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~Wellesley College Honors Three with Alumnae Achievement Awards ~

For immediate release:
February 14, 2002

Mary Ann Hill,

WELLESLEY, Mass. - Wellesley College will honor three alumnae Thursday, February 21, for the significant contributions they have made to their respective fields of corporate governance, literature, and law. Luella Gross Goldberg '58, Nayantara Pandit Sahgal '47, and Patricia Williams '73 will receive the College's Alumnae Achievement Awards for 2002 at a ceremony in Alumnae Hall beginning at 6:00 pm. The event, which includes an awards presentation and remarks by the honorees, is free and open to the public.

Established in 1969, the Wellesley College Alumnae Achievement Awards are given annually to "alumnae of distinction who through their achievements have brought honor to themselves and to Wellesley College." The award winners serve as role models for students and represent excellence in their respective fields. Past award winners include Secretary of State Madeleine K. Albright '59, foundation philanthropist Anna Faith Jones '54, and journalists Linda Wertheimer '65 and Cokie Roberts '64.

Luella Gross Goldberg '58 has led a distinguished and pioneering career as a corporate director and civic leader. This past summer, she was named the first American to the Board of Directors of the ING Group, the tenth largest publicly-traded company worldwide. Goldberg's service as a corporate director began in 1976, when she became the first female director of insurance giant Northwestern National Life Insurance Co. (now ReliaStar Financial Corp.). An expert in corporate governance, finance, and public affairs, she is a respected entity in the world of corporate leadership, and other major corporations including TCF Financial Corporation, Communications Systems, Inc., Hormel Foods Corporation, and Piper Funds, tapped her for their boards, from the mid-1980s through the present.

Goldberg's accomplishments in the business world are mirrored by her devoted civic service. She is a life director of the Minnesota Orchestral Association and has served on the boards of Wellesley College (where she was acting president in 1993), the University of Minnesota Foundation, St. John's University, Carlson School of Management, Women's Economic Alliance, and the United Way of Minneapolis, among others. Her work has garnered many awards including the Governor's Leadership Award for the State of Minnesota and the National Conference of Christians and Jews Award for Distinguished Humanitarian Service. In 1997, Golberg was named one of Minnesota's three most influential women in business, and her significant leadership has paved the way for younger generations of women to serve in top-level positions in corporate America.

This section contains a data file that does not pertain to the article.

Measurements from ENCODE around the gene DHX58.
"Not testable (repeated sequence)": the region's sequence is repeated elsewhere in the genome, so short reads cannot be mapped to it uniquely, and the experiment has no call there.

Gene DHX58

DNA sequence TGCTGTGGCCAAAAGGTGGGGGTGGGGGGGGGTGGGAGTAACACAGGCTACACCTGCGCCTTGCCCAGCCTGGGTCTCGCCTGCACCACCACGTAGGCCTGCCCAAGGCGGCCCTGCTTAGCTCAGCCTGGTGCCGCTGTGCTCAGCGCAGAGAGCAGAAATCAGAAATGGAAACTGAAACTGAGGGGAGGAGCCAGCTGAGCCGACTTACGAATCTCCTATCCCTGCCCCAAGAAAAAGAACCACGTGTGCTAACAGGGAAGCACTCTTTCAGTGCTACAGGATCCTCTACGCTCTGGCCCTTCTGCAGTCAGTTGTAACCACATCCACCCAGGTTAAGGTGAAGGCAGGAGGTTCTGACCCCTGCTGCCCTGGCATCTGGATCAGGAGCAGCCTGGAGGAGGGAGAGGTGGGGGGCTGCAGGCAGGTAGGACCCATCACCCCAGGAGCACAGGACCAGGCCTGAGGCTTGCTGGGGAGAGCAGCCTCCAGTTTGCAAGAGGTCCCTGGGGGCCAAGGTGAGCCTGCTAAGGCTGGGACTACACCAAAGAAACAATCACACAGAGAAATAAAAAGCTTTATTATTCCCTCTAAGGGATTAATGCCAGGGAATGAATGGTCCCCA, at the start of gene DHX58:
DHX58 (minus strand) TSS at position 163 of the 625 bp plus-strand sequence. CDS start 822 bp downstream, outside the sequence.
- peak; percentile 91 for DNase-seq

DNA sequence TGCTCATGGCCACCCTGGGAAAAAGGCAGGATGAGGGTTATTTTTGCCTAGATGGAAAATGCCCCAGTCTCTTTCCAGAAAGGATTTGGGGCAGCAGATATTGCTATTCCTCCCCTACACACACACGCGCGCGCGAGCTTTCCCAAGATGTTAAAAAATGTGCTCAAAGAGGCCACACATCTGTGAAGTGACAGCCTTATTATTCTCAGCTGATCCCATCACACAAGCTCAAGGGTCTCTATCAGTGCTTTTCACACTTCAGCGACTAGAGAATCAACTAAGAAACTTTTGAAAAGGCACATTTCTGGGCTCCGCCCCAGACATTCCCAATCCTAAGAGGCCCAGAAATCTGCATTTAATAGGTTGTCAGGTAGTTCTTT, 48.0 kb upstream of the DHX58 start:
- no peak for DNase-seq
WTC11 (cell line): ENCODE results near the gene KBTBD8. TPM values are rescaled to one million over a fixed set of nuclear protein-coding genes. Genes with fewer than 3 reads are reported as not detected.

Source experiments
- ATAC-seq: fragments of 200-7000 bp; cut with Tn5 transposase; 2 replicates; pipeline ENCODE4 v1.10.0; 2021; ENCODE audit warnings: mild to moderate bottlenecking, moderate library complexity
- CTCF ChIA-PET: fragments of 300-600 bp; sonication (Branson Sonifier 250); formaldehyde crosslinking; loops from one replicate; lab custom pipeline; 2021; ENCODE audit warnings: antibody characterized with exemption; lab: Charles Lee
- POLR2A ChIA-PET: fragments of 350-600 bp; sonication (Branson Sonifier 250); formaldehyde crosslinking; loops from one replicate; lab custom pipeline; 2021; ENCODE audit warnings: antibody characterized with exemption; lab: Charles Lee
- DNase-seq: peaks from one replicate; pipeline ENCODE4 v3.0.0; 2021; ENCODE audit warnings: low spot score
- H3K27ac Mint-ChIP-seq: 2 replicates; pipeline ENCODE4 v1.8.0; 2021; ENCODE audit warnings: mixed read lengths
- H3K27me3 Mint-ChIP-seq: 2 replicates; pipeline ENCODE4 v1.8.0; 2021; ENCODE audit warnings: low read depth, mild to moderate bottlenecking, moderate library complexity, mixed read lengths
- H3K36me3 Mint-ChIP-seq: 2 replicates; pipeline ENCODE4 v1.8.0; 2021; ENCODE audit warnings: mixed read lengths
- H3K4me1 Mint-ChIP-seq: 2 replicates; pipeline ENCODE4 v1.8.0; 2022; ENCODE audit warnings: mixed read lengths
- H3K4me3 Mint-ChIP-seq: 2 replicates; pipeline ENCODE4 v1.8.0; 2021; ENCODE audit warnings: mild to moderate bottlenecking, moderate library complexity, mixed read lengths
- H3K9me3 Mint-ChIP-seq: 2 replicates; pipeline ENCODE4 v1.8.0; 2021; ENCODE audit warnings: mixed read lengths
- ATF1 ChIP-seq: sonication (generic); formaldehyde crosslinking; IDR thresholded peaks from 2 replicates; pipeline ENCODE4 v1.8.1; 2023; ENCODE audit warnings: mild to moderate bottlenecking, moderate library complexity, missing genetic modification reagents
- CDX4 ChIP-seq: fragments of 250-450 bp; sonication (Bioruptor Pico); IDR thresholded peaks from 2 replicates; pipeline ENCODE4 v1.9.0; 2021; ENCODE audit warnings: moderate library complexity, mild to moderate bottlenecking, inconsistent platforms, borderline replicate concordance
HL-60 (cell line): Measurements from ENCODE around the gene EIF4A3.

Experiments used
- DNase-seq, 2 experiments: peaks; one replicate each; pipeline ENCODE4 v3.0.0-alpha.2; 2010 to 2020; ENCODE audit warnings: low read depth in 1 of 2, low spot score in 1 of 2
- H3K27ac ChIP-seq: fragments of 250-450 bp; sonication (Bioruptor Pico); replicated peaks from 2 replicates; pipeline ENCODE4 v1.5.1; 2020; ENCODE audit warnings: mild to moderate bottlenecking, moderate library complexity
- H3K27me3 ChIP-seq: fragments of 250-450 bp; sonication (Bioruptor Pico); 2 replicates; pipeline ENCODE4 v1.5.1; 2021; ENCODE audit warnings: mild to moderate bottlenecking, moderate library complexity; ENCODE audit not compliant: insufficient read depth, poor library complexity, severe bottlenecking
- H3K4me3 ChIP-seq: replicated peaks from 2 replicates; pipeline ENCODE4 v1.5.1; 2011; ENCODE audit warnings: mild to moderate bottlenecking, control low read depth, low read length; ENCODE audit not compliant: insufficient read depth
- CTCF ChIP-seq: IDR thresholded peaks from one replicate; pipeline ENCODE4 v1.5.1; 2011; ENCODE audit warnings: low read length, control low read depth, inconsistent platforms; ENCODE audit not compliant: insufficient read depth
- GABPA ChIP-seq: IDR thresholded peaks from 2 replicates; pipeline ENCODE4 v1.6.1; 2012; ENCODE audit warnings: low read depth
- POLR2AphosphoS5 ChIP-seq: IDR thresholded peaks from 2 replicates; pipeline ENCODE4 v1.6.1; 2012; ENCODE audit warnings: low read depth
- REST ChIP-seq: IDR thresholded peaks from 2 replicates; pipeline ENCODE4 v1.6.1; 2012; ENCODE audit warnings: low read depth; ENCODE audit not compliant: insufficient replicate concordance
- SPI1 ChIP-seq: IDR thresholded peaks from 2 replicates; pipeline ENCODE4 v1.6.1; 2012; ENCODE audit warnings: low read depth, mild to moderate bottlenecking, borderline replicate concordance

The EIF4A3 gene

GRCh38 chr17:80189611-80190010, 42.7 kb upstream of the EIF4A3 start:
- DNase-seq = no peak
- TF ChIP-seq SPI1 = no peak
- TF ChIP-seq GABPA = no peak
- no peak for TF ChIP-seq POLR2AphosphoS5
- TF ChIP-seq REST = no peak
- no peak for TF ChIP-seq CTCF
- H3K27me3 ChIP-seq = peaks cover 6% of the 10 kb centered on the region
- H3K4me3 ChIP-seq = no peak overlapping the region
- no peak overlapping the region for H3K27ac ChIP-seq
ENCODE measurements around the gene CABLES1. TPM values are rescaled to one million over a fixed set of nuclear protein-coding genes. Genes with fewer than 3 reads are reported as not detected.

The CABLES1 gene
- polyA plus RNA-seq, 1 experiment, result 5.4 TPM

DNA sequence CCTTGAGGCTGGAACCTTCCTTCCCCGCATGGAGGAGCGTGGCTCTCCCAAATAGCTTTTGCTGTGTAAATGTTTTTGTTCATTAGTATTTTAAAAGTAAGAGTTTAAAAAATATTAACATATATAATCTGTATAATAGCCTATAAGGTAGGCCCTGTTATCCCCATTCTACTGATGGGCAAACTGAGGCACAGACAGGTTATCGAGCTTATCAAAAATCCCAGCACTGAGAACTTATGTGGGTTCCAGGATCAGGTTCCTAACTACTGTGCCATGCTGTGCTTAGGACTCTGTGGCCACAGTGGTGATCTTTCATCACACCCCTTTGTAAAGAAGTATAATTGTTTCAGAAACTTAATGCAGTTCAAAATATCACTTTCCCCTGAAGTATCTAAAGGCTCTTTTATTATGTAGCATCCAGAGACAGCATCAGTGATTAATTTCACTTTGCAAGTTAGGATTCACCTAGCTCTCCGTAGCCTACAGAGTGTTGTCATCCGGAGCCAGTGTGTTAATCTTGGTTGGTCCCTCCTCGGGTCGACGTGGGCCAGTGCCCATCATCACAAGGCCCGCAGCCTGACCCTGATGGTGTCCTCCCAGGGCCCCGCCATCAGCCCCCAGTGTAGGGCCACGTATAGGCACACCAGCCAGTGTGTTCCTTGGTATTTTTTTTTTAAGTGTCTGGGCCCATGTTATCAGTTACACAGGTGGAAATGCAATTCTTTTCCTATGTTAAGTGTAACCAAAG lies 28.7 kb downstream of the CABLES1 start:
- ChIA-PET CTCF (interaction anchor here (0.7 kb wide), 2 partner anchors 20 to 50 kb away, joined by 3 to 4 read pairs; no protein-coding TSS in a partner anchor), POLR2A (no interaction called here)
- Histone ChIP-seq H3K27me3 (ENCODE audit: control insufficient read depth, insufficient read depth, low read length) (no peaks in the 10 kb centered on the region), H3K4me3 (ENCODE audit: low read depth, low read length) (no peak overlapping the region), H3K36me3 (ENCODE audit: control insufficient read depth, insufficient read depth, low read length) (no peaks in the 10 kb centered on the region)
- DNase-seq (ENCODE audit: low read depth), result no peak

Nayantara Pandit Sahgal '47 is one of India's premier postcolonial novelists and political journalists. A former delegate to the U.N. General Assembly, she was born into a powerful political family: her uncle was the first prime minister and her mother India's first ambassador to the U.N. Her closeness to India's postcolonial regime informs her work, both fiction and non-fiction. Sahgal critically examines India's sociopolitical culture since colonialism and creates a groundbreaking voice for women's issues in that patriarchal society. A vocal opponent of Indira Gandhi's "emergency" in the late 1960s, Sahgal deals provocatively with issues of sex, class, race, politics, and religion in her novels. Her works include Prison and Chocolate Cake (1954), A Time to Be Happy (1958), From Fear Set Free (1962), Mistaken Identity (1988), Rich Like Us (1985) and Indira Gandhi: Her Road to Power (1982). An internationally-recognized writer, she has won numerous awards, including a Honorary Doctor of Letters degree from the University of Leeds in 1997, the Sinclair Fiction Prize (for Rich Like Us), and the Commonwealth Writers' Prize for Eurasia.

Patricia J. Williams '73 is a legal scholar and professor of American law at Columbia University. Her books, including The Alchemy of Race and Rights: A Diary of a Law Professor (1991), The Rooster's Egg: On the Persistence of Prejudice (1995), and Seeing a Color-Blind Future: The Paradox of Race (1997), illustrate some of America's most complex societal problems and challenge our ideas about cultural constructs of race and gender.

Williams has garnered many awards, including a prestigious 2000 MacArthur Fellowship, with a stipend of $500,000 over five years to support her continued intellectual studies. Other honors include being named the first black woman to give the Reith Lecture at the British Broadcasting Corporation in 1997 and receiving the National Association of Black Political Scientists Book Award in 1992. Williams graduated from Harvard Law School in 1975 and served as deputy city attorney in Los Angeles until 1978 and staff attorney for the Western Center on Law and Poverty in Los Angeles from 1978-80. She has taught law at Golden Gate College (1980-84), the City University of New York (1984-88), the Univeristy of Wisconsin, Madison (1988-1993), and Columbia School of Law, where she has been affiliated since 1991. She is also a contributing editor and columnist for The Nation.


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